Why our coaching goes beyond executives

“Coaching is unlocking people’s potential to maximise their own performance.”

― Sir John Whitmore

Leadership begins with self-leadership. Wherever pressure exists, our values come under assault. No matter how many times we repeat the mantra, “trust the process,” our mindset may buckle at the point of impact if our inner and outer worlds are not aligned. This is not just an issue in the corporate world.

In Margaret Mitchell’s novel Gone With The Wind, the heroine is thrust suddenly into a place of authority and “[…] all the bullying instincts in her nature rose to the surface. It was not that she was basically unkind. It was because she was so frightened and unsure of herself, she was harsh lest others learn her inadequacies…”

The source of the issue is not job title but insecurity. Executives are often under such pressure their fear of failure is more likely to cause damage to those around. But the same issues are in all of us. Everyone is a leader, if only because they must lead themselves. We’re seeking to develop great leaders everywhere – and naturally, we must look beyond executives.

Taking on the System

“To me, a leader is someone who holds her- or himself accountable for finding potential in people and processes. And so what I think is really important is sustainability.” – Brene Brown

Coaching matters for executives because they’re generally the ones making decisions that affect other decisions. They define the culture of an organisation. But they’re not the only ones who make a difference. Anywhere that decisions matter, anywhere that people struggle to function together – collectively – coaching can create change.

People want to belong. And they want to belong to something that matters, a people who are working towards a purpose. This has an obvious expression in the business world. But it’s a dynamic that comes into play in government, schools, hospitals. Outmoded systems often cling to existence for longer in these spheres. New businesses spring into life all the time, with budding entrepreneurs seeking to develop new ways of working. But new hospitals are fewer, the pressure to survive, higher. The space to ask questions is much, much smaller.

Working in a pain clinic as a psychologist, I discovered that the methods of coaching people to cope with pain were outmoded. One regular patient eventually told me that he only kept attending his appointments because they thought it was important to me as a psychologist.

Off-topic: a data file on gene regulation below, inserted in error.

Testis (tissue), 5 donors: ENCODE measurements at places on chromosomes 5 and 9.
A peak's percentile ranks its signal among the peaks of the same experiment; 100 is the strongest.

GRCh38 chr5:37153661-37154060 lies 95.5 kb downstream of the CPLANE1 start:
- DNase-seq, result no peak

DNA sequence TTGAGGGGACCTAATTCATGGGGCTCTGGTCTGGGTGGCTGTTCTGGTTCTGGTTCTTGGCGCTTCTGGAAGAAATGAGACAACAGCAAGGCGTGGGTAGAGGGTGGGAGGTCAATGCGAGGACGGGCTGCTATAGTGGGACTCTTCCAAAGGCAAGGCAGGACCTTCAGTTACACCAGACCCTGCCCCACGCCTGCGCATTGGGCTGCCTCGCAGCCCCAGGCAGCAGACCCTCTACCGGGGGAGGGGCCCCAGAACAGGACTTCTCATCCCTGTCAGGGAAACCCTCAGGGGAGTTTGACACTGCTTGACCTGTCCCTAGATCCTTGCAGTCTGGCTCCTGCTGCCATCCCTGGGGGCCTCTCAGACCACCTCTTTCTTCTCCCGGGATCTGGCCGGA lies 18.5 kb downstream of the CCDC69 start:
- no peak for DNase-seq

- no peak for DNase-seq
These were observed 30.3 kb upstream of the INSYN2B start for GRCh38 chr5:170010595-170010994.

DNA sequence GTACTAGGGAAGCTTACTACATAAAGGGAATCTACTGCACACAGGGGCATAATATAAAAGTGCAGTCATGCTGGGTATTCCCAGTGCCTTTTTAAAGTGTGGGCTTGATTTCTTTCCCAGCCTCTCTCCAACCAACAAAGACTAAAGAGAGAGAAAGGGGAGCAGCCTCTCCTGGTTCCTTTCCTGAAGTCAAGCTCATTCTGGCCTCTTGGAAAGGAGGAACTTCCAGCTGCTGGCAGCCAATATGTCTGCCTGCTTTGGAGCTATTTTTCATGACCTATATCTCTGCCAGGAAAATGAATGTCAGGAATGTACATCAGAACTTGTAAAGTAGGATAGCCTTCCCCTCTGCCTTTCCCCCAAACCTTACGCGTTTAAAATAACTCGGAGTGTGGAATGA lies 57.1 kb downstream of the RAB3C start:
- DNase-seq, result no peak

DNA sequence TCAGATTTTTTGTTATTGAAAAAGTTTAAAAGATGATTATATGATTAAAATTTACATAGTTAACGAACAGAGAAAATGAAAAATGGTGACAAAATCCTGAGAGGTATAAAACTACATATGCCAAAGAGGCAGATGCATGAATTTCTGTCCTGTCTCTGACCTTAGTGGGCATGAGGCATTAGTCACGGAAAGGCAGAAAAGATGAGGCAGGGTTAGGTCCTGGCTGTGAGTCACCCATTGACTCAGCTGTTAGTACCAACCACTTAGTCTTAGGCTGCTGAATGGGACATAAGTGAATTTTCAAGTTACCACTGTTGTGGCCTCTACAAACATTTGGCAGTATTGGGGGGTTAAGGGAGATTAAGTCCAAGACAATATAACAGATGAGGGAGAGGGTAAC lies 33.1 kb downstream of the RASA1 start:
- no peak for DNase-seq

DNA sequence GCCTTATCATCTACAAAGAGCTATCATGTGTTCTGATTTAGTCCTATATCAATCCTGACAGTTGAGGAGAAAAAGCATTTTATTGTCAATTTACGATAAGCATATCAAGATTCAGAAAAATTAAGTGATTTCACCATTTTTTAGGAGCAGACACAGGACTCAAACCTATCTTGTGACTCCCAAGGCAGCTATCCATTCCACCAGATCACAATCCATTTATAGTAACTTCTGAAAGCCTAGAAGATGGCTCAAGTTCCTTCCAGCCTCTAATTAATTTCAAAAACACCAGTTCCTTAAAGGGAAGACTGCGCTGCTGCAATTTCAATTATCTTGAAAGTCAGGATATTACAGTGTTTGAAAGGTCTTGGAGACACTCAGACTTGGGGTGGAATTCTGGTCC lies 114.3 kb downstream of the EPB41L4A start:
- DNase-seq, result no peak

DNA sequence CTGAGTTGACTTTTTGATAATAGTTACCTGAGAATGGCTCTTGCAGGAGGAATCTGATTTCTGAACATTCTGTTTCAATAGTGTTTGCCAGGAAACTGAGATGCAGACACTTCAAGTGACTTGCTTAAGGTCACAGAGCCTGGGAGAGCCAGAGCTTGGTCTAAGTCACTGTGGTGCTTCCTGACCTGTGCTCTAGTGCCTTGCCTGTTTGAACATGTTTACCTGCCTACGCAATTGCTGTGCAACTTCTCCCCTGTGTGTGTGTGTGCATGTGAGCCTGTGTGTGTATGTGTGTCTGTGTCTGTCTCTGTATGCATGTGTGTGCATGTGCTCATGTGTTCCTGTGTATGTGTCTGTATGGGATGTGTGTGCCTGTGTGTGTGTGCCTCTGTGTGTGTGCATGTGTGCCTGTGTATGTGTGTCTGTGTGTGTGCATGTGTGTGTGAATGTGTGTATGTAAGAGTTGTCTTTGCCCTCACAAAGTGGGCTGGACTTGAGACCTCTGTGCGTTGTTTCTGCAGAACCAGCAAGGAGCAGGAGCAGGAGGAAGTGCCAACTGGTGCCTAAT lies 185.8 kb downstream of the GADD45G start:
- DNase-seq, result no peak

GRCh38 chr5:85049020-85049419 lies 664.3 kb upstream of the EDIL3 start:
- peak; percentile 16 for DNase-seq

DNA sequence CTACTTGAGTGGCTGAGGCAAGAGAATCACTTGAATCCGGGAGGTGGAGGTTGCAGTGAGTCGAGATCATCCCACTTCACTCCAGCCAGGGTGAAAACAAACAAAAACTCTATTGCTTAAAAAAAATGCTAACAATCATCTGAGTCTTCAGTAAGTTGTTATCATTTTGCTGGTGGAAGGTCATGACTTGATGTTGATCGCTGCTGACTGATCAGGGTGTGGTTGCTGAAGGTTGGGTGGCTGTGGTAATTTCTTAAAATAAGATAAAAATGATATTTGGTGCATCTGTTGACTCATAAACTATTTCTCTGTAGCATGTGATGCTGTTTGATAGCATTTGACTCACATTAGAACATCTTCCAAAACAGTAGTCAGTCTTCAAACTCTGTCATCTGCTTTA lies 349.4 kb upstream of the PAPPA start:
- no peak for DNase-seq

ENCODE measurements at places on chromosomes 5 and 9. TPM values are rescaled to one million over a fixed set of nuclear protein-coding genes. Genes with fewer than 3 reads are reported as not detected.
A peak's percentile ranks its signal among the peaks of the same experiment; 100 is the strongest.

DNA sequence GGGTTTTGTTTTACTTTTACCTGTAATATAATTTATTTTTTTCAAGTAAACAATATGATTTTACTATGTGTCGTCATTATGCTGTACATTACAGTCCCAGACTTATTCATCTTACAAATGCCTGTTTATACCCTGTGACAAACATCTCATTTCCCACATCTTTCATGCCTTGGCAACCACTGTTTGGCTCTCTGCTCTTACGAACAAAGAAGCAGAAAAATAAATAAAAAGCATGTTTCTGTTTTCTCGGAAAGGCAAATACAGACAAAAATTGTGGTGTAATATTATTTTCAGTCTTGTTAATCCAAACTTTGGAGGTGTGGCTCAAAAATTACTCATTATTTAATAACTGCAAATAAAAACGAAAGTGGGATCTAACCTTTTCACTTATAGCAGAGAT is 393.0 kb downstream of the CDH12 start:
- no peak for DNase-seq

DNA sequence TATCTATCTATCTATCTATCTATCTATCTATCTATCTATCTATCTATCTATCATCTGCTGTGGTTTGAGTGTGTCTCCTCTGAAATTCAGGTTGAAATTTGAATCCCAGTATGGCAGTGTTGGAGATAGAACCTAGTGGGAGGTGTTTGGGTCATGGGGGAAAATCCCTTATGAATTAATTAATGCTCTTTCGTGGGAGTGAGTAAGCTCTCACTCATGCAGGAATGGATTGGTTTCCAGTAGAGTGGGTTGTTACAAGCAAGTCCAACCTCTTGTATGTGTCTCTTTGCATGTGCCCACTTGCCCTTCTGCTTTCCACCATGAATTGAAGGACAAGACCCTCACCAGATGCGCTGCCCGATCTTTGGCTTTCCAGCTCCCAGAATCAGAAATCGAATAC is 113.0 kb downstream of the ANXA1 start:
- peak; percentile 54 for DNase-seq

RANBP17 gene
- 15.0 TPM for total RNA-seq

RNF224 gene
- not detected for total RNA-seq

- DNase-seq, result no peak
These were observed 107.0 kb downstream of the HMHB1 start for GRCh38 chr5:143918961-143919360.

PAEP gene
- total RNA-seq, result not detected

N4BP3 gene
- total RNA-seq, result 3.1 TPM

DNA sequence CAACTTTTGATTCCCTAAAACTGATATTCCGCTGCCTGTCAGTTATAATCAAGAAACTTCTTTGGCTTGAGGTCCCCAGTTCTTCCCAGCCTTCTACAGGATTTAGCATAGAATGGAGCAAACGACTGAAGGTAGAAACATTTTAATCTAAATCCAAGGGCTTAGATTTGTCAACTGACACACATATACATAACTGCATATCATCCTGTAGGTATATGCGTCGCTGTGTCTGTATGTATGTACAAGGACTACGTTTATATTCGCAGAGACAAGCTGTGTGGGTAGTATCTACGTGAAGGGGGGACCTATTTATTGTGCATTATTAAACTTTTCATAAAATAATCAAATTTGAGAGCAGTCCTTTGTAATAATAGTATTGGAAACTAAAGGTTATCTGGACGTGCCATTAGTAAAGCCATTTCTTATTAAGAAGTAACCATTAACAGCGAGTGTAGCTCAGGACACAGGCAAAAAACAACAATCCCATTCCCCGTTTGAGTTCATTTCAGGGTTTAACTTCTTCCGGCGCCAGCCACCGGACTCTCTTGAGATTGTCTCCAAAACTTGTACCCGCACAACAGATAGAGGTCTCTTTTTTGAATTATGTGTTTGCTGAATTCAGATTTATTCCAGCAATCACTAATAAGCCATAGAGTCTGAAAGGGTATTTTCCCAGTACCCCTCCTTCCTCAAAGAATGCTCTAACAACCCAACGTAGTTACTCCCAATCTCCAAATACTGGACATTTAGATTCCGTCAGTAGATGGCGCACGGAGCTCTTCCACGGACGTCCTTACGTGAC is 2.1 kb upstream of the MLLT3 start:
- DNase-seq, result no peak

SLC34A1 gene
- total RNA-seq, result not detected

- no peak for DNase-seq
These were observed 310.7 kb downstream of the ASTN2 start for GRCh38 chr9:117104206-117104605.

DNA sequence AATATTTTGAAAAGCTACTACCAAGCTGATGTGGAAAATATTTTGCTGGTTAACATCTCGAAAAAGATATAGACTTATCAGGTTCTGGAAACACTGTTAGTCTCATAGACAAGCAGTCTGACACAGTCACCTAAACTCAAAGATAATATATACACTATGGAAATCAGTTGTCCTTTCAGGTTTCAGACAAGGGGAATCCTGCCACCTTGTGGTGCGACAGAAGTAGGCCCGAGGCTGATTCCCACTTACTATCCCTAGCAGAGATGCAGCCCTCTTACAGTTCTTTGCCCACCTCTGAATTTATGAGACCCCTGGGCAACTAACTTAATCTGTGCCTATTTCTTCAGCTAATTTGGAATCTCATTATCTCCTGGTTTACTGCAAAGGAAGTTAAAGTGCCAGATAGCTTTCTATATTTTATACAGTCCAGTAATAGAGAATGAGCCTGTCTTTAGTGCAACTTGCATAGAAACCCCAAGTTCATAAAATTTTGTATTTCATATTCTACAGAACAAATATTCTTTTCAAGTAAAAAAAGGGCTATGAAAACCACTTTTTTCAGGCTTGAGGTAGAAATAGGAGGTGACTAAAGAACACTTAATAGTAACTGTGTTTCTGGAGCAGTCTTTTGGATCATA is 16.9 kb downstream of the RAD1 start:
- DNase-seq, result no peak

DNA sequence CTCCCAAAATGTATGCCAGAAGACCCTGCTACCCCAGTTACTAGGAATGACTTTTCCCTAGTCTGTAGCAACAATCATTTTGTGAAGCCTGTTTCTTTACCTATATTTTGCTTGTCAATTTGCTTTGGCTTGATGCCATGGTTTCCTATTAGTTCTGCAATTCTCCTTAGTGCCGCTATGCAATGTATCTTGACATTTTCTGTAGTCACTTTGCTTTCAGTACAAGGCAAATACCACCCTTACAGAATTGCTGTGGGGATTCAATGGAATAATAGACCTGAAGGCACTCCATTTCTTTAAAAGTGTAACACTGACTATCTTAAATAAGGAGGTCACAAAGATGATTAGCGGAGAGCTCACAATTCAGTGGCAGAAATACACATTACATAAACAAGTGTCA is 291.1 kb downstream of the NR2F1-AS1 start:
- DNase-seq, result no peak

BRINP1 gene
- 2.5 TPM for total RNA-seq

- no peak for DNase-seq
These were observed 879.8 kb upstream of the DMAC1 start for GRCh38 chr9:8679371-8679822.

I discovered that I couldn’t always diagnose and fix a person. The way I’d been taught didn’t work and so I began searching for a new model. One that delved beneath the surface. One that didn’t offer rigid answers. And, after some years of experimenting I founded TPC Health to begin a coaching revolution within clinical practice.

Beyond the horizon

“The expressions “to get the best out of someone” and “your hidden potential” imply that more lies within the person waiting to be released.”

― Sir John Whitmore

When you’ve got something good, you want everyone to experience it. Coaching isn’t just a means to building a better business, it’s a way to live a better life.

Everything starts at a micro level. It begins with self-leadership, then with organic influence. Influence can evolve to developing micro-cultures, which can in turn lead to building broader systems that carry the same DNA first developed through self-leadership. But once you’ve got a great system going, you begin to look beyond the horizon. And that’s what we’ve been doing. We’ve seen coaching work at the executive level. We’ve seen it transform businesses and boardrooms. Now we want to see how far we can take this thing.

Coaching is a chance to challenge the status quo and delve under the skin of our decisions, to discover why we act the way we do. Most people are looking for answers but few people are looking for better questions. So that’s what we intend to give the world, a culture of curiosity. A potential: fulfilled.

Get in touch with us to find out how we can help.